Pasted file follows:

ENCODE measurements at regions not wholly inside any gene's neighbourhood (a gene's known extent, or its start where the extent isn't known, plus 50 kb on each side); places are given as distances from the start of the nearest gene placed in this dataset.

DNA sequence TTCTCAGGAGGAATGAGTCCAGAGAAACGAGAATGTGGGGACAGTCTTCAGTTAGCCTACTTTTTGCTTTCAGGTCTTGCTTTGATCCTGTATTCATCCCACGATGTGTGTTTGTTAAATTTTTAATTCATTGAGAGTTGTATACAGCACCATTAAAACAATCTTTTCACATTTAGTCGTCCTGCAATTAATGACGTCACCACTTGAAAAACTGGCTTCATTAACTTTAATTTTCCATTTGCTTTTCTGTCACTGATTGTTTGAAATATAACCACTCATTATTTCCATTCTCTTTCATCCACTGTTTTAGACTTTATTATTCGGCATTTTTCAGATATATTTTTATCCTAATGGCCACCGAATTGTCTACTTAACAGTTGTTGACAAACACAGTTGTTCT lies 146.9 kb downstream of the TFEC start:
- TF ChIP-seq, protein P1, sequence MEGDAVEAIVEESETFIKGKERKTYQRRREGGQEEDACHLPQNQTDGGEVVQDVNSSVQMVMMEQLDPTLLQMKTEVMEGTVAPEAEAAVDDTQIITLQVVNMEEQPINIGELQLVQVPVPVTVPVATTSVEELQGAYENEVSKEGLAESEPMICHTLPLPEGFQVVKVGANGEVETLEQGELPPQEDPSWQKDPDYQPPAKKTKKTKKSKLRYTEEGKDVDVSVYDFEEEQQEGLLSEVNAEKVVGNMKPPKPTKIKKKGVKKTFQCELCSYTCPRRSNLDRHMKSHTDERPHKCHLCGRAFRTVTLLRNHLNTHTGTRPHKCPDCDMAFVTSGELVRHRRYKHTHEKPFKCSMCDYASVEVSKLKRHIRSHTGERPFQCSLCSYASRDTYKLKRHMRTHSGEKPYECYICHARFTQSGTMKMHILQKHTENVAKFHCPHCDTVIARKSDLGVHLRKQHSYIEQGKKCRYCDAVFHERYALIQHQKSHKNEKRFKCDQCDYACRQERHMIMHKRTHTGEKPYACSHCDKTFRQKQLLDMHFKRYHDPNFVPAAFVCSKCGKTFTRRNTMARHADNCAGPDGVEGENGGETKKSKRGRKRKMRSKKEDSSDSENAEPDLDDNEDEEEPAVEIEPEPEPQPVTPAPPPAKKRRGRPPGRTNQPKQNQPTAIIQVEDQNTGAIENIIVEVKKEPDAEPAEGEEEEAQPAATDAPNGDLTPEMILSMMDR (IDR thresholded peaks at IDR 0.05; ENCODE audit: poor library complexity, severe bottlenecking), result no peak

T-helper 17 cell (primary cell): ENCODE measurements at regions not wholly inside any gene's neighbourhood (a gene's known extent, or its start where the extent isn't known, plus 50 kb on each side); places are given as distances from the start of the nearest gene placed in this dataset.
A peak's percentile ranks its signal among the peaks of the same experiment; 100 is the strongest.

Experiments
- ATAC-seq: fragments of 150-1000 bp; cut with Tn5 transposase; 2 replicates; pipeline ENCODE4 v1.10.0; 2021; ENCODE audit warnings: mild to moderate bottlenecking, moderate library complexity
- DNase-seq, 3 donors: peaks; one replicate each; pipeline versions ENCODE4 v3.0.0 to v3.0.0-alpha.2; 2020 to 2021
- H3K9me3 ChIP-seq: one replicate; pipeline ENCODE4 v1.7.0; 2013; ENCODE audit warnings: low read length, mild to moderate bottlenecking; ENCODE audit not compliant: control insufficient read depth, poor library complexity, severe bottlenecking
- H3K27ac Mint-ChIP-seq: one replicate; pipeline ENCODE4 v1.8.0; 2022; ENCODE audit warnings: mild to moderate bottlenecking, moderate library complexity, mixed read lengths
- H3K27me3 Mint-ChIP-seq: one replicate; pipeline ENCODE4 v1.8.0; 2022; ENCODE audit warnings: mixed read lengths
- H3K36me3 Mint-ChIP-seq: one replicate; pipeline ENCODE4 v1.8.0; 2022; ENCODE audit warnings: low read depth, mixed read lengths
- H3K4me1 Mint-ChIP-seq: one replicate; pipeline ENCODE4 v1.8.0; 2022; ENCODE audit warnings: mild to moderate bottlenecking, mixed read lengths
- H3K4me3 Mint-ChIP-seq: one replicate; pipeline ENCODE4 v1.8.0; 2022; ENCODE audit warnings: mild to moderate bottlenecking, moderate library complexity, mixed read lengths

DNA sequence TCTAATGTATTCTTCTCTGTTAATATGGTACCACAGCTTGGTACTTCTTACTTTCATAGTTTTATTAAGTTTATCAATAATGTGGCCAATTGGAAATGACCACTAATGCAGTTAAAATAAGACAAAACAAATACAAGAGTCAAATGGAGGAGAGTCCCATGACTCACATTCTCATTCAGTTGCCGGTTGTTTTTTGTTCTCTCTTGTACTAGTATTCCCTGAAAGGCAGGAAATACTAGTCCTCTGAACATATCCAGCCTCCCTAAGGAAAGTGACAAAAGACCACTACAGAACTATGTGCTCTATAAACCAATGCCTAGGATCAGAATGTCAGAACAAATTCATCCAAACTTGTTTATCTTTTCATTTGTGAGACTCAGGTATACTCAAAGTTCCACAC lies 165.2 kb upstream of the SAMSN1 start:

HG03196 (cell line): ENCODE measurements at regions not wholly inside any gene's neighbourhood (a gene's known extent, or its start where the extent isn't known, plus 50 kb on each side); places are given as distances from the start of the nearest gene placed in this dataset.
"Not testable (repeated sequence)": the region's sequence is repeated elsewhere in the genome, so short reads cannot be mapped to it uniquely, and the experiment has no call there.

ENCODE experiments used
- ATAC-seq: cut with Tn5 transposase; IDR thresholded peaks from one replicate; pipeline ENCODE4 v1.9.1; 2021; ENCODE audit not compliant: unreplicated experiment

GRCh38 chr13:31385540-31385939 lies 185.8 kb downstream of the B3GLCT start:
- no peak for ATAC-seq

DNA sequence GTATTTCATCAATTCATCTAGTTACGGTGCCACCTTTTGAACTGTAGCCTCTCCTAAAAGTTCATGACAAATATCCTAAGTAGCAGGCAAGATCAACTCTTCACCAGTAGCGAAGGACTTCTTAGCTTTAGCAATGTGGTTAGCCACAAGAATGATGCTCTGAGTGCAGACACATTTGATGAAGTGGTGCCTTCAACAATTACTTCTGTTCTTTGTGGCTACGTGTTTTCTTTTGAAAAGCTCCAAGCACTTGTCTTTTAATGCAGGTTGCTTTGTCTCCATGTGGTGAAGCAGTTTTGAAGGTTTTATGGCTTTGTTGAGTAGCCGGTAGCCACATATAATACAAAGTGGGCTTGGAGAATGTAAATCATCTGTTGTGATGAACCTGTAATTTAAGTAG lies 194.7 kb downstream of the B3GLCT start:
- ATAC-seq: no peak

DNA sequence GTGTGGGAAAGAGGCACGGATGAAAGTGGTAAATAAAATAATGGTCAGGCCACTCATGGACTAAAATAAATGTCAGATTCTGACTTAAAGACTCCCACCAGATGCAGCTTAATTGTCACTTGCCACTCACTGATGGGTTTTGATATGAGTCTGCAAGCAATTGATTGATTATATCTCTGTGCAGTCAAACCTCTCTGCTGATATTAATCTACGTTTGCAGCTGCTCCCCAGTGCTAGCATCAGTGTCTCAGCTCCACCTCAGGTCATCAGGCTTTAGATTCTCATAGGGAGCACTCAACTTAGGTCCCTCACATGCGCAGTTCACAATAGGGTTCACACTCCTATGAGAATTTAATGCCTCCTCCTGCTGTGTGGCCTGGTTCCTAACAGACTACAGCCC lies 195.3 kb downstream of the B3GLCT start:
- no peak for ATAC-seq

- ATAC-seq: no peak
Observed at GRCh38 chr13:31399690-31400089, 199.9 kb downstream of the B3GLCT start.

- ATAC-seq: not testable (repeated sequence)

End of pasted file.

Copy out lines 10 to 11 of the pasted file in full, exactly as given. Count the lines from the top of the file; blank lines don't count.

- H3K27ac Mint-ChIP-seq: one replicate; pipeline ENCODE4 v1.8.0; 2022; ENCODE audit warnings: mild to moderate bottlenecking, moderate library complexity, mixed read lengths
- H3K27me3 Mint-ChIP-seq: one replicate; pipeline ENCODE4 v1.8.0; 2022; ENCODE audit warnings: mixed read lengths